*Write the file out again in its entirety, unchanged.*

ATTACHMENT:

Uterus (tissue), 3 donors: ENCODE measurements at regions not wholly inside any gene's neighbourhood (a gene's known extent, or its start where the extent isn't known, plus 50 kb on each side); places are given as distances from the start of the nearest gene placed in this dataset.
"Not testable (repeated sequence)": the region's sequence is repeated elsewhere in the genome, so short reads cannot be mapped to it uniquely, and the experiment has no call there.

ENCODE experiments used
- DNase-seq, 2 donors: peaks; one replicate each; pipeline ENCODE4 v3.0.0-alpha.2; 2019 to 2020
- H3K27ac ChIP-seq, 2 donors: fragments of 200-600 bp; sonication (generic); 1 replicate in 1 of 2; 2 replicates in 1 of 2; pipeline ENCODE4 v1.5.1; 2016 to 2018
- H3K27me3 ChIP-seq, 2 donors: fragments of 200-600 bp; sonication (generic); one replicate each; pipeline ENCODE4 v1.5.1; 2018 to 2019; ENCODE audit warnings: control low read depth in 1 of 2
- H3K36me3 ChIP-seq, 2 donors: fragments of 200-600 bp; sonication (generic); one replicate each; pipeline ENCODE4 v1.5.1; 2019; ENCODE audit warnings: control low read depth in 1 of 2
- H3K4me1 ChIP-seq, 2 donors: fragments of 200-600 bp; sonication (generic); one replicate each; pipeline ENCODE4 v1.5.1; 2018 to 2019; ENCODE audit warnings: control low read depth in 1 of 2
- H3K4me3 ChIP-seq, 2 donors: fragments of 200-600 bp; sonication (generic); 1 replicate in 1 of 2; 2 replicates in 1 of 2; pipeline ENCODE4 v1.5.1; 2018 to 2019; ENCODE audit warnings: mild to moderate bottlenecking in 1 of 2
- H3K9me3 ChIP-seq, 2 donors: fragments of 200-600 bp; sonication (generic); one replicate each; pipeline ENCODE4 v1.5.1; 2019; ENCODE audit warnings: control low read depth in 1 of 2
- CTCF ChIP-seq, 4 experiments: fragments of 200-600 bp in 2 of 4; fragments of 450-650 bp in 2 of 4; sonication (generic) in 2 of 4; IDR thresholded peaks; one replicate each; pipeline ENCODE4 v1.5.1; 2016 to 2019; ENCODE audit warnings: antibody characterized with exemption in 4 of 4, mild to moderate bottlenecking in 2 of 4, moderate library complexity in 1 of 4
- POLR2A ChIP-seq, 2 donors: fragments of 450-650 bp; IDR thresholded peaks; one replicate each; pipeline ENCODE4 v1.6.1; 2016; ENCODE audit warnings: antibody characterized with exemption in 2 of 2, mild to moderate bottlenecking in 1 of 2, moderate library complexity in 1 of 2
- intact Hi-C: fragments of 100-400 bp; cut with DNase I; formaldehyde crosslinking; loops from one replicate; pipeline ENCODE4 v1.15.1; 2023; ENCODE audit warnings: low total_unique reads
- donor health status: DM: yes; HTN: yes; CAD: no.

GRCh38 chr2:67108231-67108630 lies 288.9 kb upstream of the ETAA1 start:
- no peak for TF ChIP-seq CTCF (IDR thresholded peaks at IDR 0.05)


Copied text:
Uterus (tissue), 3 donors: ENCODE measurements at regions not wholly inside any gene's neighbourhood (a gene's known extent, or its start where the extent isn't known, plus 50 kb on each side); places are given as distances from the start of the nearest gene placed in this dataset.
"Not testable (repeated sequence)": the region's sequence is repeated elsewhere in the genome, so short reads cannot be mapped to it uniquely, and the experiment has no call there.

ENCODE experiments used
- DNase-seq, 2 donors: peaks; one replicate each; pipeline ENCODE4 v3.0.0-alpha.2; 2019 to 2020
- H3K27ac ChIP-seq, 2 donors: fragments of 200-600 bp; sonication (generic); 1 replicate in 1 of 2; 2 replicates in 1 of 2; pipeline ENCODE4 v1.5.1; 2016 to 2018
- H3K27me3 ChIP-seq, 2 donors: fragments of 200-600 bp; sonication (generic); one replicate each; pipeline ENCODE4 v1.5.1; 2018 to 2019; ENCODE audit warnings: control low read depth in 1 of 2
- H3K36me3 ChIP-seq, 2 donors: fragments of 200-600 bp; sonication (generic); one replicate each; pipeline ENCODE4 v1.5.1; 2019; ENCODE audit warnings: control low read depth in 1 of 2
- H3K4me1 ChIP-seq, 2 donors: fragments of 200-600 bp; sonication (generic); one replicate each; pipeline ENCODE4 v1.5.1; 2018 to 2019; ENCODE audit warnings: control low read depth in 1 of 2
- H3K4me3 ChIP-seq, 2 donors: fragments of 200-600 bp; sonication (generic); 1 replicate in 1 of 2; 2 replicates in 1 of 2; pipeline ENCODE4 v1.5.1; 2018 to 2019; ENCODE audit warnings: mild to moderate bottlenecking in 1 of 2
- H3K9me3 ChIP-seq, 2 donors: fragments of 200-600 bp; sonication (generic); one replicate each; pipeline ENCODE4 v1.5.1; 2019; ENCODE audit warnings: control low read depth in 1 of 2
- CTCF ChIP-seq, 4 experiments: fragments of 200-600 bp in 2 of 4; fragments of 450-650 bp in 2 of 4; sonication (generic) in 2 of 4; IDR thresholded peaks; one replicate each; pipeline ENCODE4 v1.5.1; 2016 to 2019; ENCODE audit warnings: antibody characterized with exemption in 4 of 4, mild to moderate bottlenecking in 2 of 4, moderate library complexity in 1 of 4
- POLR2A ChIP-seq, 2 donors: fragments of 450-650 bp; IDR thresholded peaks; one replicate each; pipeline ENCODE4 v1.6.1; 2016; ENCODE audit warnings: antibody characterized with exemption in 2 of 2, mild to moderate bottlenecking in 1 of 2, moderate library complexity in 1 of 2
- intact Hi-C: fragments of 100-400 bp; cut with DNase I; formaldehyde crosslinking; loops from one replicate; pipeline ENCODE4 v1.15.1; 2023; ENCODE audit warnings: low total_unique reads
- donor health status: DM: yes; HTN: yes; CAD: no.

GRCh38 chr2:67108231-67108630 lies 288.9 kb upstream of the ETAA1 start:
- no peak for TF ChIP-seq CTCF (IDR thresholded peaks at IDR 0.05)